Alopecia 'cure' fully restores hair in five months
A pill that cures alopecia baldness has full restored the hair of three patients in a breakthrough hailed as ‘dramatic’ and ‘exciting’ by scientists.
Doctors conducted a pilot trial after identifying which immune cells were responsible for destroying hair follicles in people with the condition.
And within four or five months of being put on the drug, ruxolitinib, all three patients experienced complete hair growth.
"We've only begun testing the drug in patients, but if the drug continues to be successful and safe, it will have a dramatic positive impact on the lives of people with this disease,” said US lead researcher Dr Raphael Clynes, from Columbia University Medical Center in New York.
However, the team said further tests were needed before the drug can safely be used as a baldness treatment.
Alopecia is a common autoimmune disease that leads to partial or total hair loss. Olympic cyclist and gold medallist Joanna Rowsell has suffered from the condition for 13 years.
The 23-year-old, removed her helmet at the London Olympics to reveal that she is almost totally bald and collected her medal in front of an audience of 17 million, without her usual wig.
The model and television presenter Gail Porter has refused to wear a hat or wig to hide the condition which she has suffered from since 2005.
There is no connection between alopecia and male pattern baldness that affects 6.5 million men in the UK and is hormone-driven.
The trial followed tests on mice using two new drugs known as JAK inhibitors that can be taken in pill form and block immune pathways.
Ruxolitinib is approved for the treatment of a form of bone marrow cancer in both the US and EU. The other drug, tofacitinib, is licensed for the treatment of rheumatoid arthritis in the US but not Europe.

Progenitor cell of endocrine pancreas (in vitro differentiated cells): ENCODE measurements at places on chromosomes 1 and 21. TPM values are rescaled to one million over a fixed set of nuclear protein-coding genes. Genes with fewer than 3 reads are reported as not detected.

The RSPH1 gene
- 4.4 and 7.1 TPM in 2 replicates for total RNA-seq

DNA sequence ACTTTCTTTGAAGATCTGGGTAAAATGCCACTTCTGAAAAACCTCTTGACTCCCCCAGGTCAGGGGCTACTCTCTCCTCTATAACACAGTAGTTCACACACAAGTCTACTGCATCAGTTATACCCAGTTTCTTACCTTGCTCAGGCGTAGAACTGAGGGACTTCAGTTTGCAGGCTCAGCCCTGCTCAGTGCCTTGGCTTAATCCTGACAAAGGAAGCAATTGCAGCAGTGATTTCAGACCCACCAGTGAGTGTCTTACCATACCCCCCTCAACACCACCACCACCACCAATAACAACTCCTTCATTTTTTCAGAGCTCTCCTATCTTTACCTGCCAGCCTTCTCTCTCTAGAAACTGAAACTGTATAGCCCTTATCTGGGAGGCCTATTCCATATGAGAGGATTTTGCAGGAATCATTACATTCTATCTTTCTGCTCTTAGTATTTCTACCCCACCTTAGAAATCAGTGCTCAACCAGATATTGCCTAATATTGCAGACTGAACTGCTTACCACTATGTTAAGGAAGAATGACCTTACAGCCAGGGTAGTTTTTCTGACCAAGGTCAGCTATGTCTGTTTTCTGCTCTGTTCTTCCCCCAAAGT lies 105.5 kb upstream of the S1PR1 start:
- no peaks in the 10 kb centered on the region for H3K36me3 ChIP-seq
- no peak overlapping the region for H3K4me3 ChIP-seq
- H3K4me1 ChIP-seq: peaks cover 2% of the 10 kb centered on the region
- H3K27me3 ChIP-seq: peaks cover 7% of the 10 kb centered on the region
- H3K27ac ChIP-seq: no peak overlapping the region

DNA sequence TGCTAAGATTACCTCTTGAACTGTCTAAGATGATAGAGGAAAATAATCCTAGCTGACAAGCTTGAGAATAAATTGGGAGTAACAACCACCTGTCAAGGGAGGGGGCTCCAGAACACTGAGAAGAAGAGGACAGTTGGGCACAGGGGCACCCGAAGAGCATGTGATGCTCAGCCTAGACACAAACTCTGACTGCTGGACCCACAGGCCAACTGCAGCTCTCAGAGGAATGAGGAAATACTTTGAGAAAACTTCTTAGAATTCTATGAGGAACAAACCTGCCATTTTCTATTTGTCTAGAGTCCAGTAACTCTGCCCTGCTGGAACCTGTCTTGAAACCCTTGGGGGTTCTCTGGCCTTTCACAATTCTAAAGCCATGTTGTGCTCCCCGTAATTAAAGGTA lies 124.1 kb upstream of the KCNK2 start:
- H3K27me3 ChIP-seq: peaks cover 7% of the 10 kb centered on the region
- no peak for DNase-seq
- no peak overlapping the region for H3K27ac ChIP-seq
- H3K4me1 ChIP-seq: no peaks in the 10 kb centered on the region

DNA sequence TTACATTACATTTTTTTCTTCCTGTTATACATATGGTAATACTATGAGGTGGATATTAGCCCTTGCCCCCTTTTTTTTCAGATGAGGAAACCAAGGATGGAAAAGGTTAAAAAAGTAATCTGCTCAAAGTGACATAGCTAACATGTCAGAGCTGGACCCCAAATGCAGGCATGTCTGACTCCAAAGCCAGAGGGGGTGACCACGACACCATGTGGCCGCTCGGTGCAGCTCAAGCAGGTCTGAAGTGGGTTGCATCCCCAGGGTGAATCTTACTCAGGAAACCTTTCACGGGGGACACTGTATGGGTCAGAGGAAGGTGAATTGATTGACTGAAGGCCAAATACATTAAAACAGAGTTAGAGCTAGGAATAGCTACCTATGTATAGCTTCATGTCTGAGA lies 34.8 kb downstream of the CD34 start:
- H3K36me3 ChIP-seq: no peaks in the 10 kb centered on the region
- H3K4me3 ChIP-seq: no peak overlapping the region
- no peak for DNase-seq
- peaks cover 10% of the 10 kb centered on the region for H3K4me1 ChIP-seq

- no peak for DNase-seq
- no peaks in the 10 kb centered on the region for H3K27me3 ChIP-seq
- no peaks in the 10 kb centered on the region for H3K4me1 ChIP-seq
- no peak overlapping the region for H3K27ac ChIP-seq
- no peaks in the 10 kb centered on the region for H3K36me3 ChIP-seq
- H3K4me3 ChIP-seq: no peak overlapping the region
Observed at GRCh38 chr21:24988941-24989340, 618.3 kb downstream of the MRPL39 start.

In mouse experiments, both drugs completely restored the hair of animals with alopecia within 12 weeks.
The trial patients all had moderate-to-severe alopecia areata, which causes patchy loss of head hair.
Each was given a 20 milligram dose of ruxolitinib twice a day. The drug's effectiveness was linked to the disappearance of T-cell immune cells that attack hair follicles in the scalp.
"We still need to do more testing to establish that ruxolitinib should be used in alopecia areata, but this is exciting news for patients and their physicians," Dr Clynes said.
"This disease has been completely understudied - until now, only two small clinical trials evaluating targeted therapies in alopecia areata have been performed, largely because of the lack of mechanistic insight into it."
Gail Porter is affected by a more serious form of the condition called alopecia totalis, which results in complete baldness.
The research appears in the latest online edition of Nature Medicine journal.
Co-author Professor Angela Christiano, also from Columbia University, highlighted the devastating psychological effect alopecia can have.
"Patients with alopecia areata are suffering profoundly, and these findings mark a significant step forward for them," she said. "The team is fully committed to advancing new therapies for patients with a vast unmet need."
Professor David Bickers, a practising dermatologist at Columbia University who has treated many patients with the disease, said: "There are few tools in the arsenal for the treatment of alopecia areata that have any demonstrated efficacy.
“This is a major step forward in improving the standard of care for patients suffering from this devastating disease."